A senior US official said on 2 March that NATO will defend East European countries if they become members of the alliance, international agencies report. Undersecretary of Defense Walter Slocombe's comments follow speculation in the West that those countries will not be granted full membership in NATO and thus will not be automatically entitled to assistance if attacked. Slocombe dismissed Russian fears about NATO expansion as "unfounded and irrelevant." He also said that East European countries will need to bring their militaries up to NATO standards to gain admission. * Michael Mihalka

The VOA, the BBC, and Reuters on 2 March all agreed that the chances are virtually zero that President Franjo Tudjman will reverse his decision to end UNPROFOR's mandate when it runs out on 31 March. It also appears unlikely that NATO or the WEU will accede to Tudjman's request to replace the international force on the front lines between Croatian troops and Serbian rebels with units of European or North American origin stationed on Croatia's internationally recognized borders with Serbia and Bosnia. Washington has now announced that Assistant Secretary of State Richard Holbrooke will go to Zagreb next week to explore alternatives. A Croatian Foreign Ministry official told Reuters that the Contact Group countries might supply border monitors and that this "would not require thousands...of troops. There are only about 20-25 important border crossing points that need to be monitored to prevent military interference from Bosnia or [rump] Yugoslavia." He made it clear, however, that such monitors could not be called UNPROFOR or be under UN control, since "Croatians now regard the UN banner as a symbol of international impotence and inertia in the face of the dismemberment of a UN member state by a rogue minority." Meanwhile in Belgrade, Nasa Borba on 3 March quotes Mihajlo Markovic, a top official in the ruling Socialist Party of Serbia, as saying that "the Serbian people" could not sit idly by if Croatian troops massacred the Krajina Serb rebels. * Patrick Moore

The Bosnian Serb leadership says it is trying to start direct talks with the Bosnian government, but the 3 March Los Angeles Times reports that the Muslims deny the story. The two sides differ over the substance of some recent remarks by President Alija Izetbegovic on the subject of possible negotiations. Finally, AFP said on 2 March that the Krajina Serbs have put a total ban on food convoys for the embattled town of Bihac, in northwestern Bosnia. * Patrick Moore

"It didn't sound like much... I didn't see any breakthrough," is how one unnamed US official in Washington summed up Serbian President Slobodan Milosevic's counterproposals to recent Contact Group peace initiatives for the former Yugoslavia, Reuters reported. The remarks came in the wake of preliminary reports on the 2 March Contact Group talks in Paris. The same source added: "The problem is always the same. [Milosevic] wants more sanctions relief but he doesn't want to give anything in return for that. We can't accept that." * Stan Markotich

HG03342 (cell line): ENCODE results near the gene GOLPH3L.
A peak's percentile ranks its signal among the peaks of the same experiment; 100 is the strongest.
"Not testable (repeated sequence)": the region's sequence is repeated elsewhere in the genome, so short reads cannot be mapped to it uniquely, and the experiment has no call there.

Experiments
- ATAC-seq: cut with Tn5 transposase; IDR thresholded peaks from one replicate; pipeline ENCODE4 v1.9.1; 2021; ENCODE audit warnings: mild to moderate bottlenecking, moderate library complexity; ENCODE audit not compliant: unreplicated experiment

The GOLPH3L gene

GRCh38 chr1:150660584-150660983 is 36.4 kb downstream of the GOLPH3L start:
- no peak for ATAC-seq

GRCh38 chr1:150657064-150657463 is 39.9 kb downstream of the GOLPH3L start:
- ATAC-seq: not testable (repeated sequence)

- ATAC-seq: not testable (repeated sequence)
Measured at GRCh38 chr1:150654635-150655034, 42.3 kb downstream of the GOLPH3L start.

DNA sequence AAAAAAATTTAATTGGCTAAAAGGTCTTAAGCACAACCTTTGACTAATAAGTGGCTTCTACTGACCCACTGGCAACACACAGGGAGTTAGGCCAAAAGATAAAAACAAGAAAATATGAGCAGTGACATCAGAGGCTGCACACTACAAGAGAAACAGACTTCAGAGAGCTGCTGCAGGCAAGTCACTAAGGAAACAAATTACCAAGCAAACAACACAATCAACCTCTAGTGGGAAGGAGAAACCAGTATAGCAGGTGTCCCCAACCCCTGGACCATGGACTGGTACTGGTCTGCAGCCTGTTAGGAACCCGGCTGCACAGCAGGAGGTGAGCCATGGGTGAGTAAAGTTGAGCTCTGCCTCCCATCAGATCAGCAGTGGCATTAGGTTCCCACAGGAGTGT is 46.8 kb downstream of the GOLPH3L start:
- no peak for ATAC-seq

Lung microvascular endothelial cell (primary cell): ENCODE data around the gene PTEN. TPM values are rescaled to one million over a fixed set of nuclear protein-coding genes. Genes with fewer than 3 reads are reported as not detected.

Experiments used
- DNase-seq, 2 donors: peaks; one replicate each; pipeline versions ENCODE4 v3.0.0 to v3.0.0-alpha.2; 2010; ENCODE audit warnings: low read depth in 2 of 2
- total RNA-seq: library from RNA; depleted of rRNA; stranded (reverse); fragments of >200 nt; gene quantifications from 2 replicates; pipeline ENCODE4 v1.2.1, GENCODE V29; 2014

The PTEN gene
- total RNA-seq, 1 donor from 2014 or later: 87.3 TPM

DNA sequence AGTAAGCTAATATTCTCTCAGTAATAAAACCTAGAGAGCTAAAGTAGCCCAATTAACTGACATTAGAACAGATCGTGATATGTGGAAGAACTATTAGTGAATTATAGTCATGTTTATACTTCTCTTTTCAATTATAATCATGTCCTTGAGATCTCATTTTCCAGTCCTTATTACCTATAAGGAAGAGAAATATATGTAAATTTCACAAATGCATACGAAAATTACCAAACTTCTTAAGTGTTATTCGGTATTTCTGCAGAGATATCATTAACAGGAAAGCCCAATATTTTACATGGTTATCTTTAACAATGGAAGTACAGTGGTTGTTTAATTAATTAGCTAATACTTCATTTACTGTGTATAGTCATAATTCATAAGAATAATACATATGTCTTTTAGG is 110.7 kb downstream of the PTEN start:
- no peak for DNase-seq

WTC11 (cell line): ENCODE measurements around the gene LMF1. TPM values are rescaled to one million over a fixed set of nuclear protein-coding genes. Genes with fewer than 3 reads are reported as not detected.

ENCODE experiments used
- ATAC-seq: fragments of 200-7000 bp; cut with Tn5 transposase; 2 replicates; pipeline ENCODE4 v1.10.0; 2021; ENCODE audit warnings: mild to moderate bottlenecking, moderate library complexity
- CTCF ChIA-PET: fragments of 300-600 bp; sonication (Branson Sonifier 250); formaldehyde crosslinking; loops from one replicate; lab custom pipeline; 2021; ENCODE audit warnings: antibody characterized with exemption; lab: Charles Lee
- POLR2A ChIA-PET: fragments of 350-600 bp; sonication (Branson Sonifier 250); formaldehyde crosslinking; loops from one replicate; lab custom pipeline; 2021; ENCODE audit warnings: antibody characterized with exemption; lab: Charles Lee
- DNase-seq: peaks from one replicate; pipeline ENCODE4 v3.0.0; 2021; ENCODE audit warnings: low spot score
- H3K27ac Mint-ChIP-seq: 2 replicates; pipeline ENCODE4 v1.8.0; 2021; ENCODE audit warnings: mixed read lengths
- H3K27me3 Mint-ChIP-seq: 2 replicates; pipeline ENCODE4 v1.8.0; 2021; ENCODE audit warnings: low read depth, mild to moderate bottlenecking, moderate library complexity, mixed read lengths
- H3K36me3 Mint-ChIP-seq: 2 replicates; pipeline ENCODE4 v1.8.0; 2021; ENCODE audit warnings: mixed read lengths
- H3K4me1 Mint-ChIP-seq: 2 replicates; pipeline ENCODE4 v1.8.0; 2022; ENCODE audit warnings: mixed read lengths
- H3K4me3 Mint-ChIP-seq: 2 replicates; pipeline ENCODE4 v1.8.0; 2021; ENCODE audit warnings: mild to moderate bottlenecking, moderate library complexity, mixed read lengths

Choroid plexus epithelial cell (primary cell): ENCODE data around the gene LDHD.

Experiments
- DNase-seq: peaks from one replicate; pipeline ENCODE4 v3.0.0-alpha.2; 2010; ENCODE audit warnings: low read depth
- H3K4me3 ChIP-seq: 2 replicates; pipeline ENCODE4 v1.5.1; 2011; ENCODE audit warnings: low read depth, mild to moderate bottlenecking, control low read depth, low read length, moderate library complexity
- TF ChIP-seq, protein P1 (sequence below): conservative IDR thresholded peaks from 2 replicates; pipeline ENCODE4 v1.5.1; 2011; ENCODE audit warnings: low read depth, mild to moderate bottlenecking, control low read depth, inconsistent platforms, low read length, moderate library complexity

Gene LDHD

The National Council of the ruling Party of Social Democracy in Romania convened on 2 March to discuss, among other things, the party's strategy for the 1996 parliament elections. Radio Bucharest reported that President Ion Iliescu sent a message to the council expressing hopes that the meeting would give new life to the party's activities. PSDR Executive Chairman Adrian Nastase, whose address carried the motto "Let's win the elections," described 1995 as a "pre-election year." He urged the party leadership to draft an election platform as soon as possible and start preparations for the election campaign. * Dan Ionescu

The Executive Committee of the Democratic Convention of Romania (CDR), the country's main opposition alliance, reiterated on 2 March that the CDR's revised protocols were not subject to further negotiation. CDR Chairman Emil Constantinescu was quoted by Radio Bucharest as saying the CDR considered the Hungarian Democratic Federation of Romania to have withdrawn from the coalition, since it refused to sign the protocols. In what appeared as a last-ditch attempt to avoid further defection from the CDR, the leaders of two more parties that have refused to sign the documents--the Liberal Party '93 and the Party of Civic Alliance--were invited to attend the meeting. But both LP leader Horia Rusu and PCA chairman Nicolae Manolescu expressed dismay over the atmosphere at the meeting, with Manolescu complaining about "a certain lack of democracy" in the alliance. * Dan Ionescu

Otechestven Front on 2 March quoted Chief State Prosecutor Ivan Tatarchev as saying that parliament deputy and Business Bloc leader George Ganchev was a U.S. citizen until 31 January 1995. Ganchev, who was elected to the parliament in the December 1994 elections, claims he gave up his citizenship to run for the Presidency in the 1991-1992 elections. (Under the Bulgarian Constitution, only Bulgarians without another citizenship can be elected to the parliament or as president.) Tatarchev, who is drawing up a petition to the Constitutional Court in order to have Ganchev's election declared null and void, referred to a letter he received from the U.S. embassy. Ganchev, for his part, has submitted a letter to the parliament which, he says, is from the U.S. government and proves his Bulgarian citizenship. Meanwhile, deputies from the ruling Socialist Party are considering contesting the election of President Zhelyu Zhelev, Otechestven Front reported. Velko Valkanov, who was Zhelev's main rival in 1991-1992, claims he would have become president if Ganchev's U.S. citizenship had been known. He argues that he would have received two-thirds of the votes cast for Ganchev. * Stefan Krause

Greek police on 2 March announced that they deported 329 Albanians who tried to enter the country illegally during the previous 24 hours, Reuters reported the same day. The driver of a Greek truck carrying 94 Albanians from the border to Athens was arrested. Greek border patrols are being stepped up to stop a recent increase in the number of Albanians trying to cross the Greek-Albanian border. A police spokesman attributed the increase partly to the good weather, which makes crossing the border easier. Meanwhile, government sources said the Greek Labor Ministry is preparing a bill to legalize the status of Albanians living in Greece. The issue is to be discussed during Greek Foreign Minister Karolos Papoulias's visit to Tirana, scheduled to begin on 13 March. Some 300,000 Albanians are estimated to be living and working illegally in Greece. * Stefan Krause

[As of 12:00 CET]

Compiled by Victor Gomez and Jan Cleave